How You Can Beat Russia In the Turf War On a Newly Discovered 8th Continent

Written By Ryan Stancil

Posted May 30, 2018

It weighs 33,540 tonnes and is 569 feet long.

Its two nuclear reactors and two turbo generators push it forward at a speed of 22 knots.

The Russian presidential flag is displayed prominently on its bow as the ice in front of it cracks under its bulk and a clear path of frigid Arctic water is left in its wake.

It’s called the Arktika and it, along with its crew of 74, is leading Russia’s campaign of Arctic conquest.

The Arktika is the first of three LK-60Ya-class nuclear-powered icebreakers, and is the largest icebreaker in the world, a point that cements Russia’s status as the undisputed leader of exploration in the Arctic.

But why, exactly, are the Arktika and its crew exploring the region?

Their aim is to secure an economic future that puts Russia ahead of everyone, including the United States, by allowing the country to tap into previously unreachable resources. And ships like the Arktika play a key role in that mission.

The Race Toward Arctic Supremacy

As temperatures rise and ice melts, the land grab among nations vying for control of the Arctic is picking up. The trouble, however, is that Russia is so far ahead, everyone else will be trying to catch up for years. If they can catch up at all.

The Arktika, launched in 2016, is one of over 40 icebreakers that Russia has in play. These ships are making it possible for other Russian ships to move along the waters in the frozen north without trouble, grab whatever they can, and either head back home with the spoils or on to ports where they can sell to trading partners.

As Jason Simpkins pointed out in his editorial, the Arktika and other ships in Russia’s icebreaking fleet are carving out routes of commerce that allow for easier access to a number of other Russian-controlled interests in the area. These not only include military bases, but drilling platforms and mining operations as well.

Because Russia had the foresight to invest in Arctic exploration, these seafaring, ice-crushing behemoths make the work of cargo ships, transports, and countless other types of vessels easier. And that will only make those who have their money positioned richer faster.

Russian operations in this capacity are in their own league. Compared to its fleet of 40 icebreaking ships, the U.S. only has two. These are ships that can take years to build, so don’t look for Washington to christen a new one any time soon. Beyond that, anti-drilling campaigns and other environmental efforts tie Washington’s hands in creating stronger plans for the Arctic. That isn’t an obstacle Moscow faces.

But even if Russia is winning this turf war on what some are calling “The 8th Continent”, there’s still a way for you to profit from the scramble for resources in what was once unexplored country.

Unearthing the 8th Continent

There’s a region of this “8th Continent” in British Columbia, close to Alaska and the Coastal Mountain range, that houses the kinds of resources that can make anyone who positions themselves correctly as rich as Russia stands to become through its Arctic endeavors.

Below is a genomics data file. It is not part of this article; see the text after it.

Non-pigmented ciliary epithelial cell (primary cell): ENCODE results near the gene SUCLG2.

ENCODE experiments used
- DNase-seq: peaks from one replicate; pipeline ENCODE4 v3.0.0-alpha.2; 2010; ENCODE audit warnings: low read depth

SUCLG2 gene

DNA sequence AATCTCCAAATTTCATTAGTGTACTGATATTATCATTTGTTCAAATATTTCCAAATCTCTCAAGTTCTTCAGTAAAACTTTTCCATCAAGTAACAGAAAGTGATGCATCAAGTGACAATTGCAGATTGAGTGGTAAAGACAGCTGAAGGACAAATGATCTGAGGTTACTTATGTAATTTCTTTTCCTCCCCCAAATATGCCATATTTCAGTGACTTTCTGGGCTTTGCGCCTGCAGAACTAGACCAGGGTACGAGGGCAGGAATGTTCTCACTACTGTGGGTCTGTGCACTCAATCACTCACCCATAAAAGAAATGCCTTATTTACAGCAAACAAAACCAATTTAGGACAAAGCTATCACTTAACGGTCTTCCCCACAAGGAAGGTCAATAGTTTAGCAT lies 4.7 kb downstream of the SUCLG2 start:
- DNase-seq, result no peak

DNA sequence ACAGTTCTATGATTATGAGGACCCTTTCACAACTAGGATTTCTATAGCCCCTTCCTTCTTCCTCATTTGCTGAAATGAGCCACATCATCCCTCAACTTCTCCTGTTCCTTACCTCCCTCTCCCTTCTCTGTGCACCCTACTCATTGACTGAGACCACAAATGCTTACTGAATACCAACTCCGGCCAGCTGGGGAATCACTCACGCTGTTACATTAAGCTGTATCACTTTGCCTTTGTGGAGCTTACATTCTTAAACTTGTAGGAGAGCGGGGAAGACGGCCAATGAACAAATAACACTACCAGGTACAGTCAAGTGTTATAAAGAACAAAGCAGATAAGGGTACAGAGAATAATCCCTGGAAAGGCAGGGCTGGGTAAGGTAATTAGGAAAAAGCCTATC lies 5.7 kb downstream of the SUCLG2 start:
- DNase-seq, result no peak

Hidden beneath the rugged, picturesque wilderness of this area, known to many as the “Golden Triangle”, are vast stores of riches just waiting to be pulled from the ground. Exploration in the area has been practiced since the 1800s, and continued all the way into the 1990s until a combination of high production costs and low commodity prices brought a lot of activity to a halt.

But prices are recovering, and it’s making sense to turn the drills back on.

Russia knows it. A number enterprising mining companies of all sizes know it. And now you know it.

All of these different players are converging to get their share of what some are speculating to be a $2 TRILLION fortune.

The entire Golden Triangle area is believed to contain 130 million ounces of gold, 20 million tons of copper, and 800 million ounces of silver. These are all essential resources needed by a variety of industries, and the companies that bring them to market will be paid very handsomely for doing so.

And believe it or not, it’s not the only game in town. Nearby, in Alaska, miners are scrambling for stakes in an area known as the Pebble deposit. It sits in a remote part of Bristol Bay, a scenic area known for its fishing.

The deposit itself houses large amounts of not just gold, but copper and molybdenum as well. These are minerals that are crucial to a number of interests in the U.S. Once extracted, they would lessen the country’s reliance on foreign sources. If you play it right, it would put money in your pocket as well.

The riches are there in the Arctic, and you don’t need your own version of the Arktika or a vessel like it for a chance to increase your wealth.

Because Nick Hodge has information on a small company that owns 12 different mining sites in the Arctic. Two of those sites are in the Golden Triangle and several border the Pebble deposit.

You’ll need to take action right away to get in on this, because all of the players in the area are moving fast. So get your report right now.

Keep your eyes open,

Ryan Stancil
Outsider Club, Contributing Editor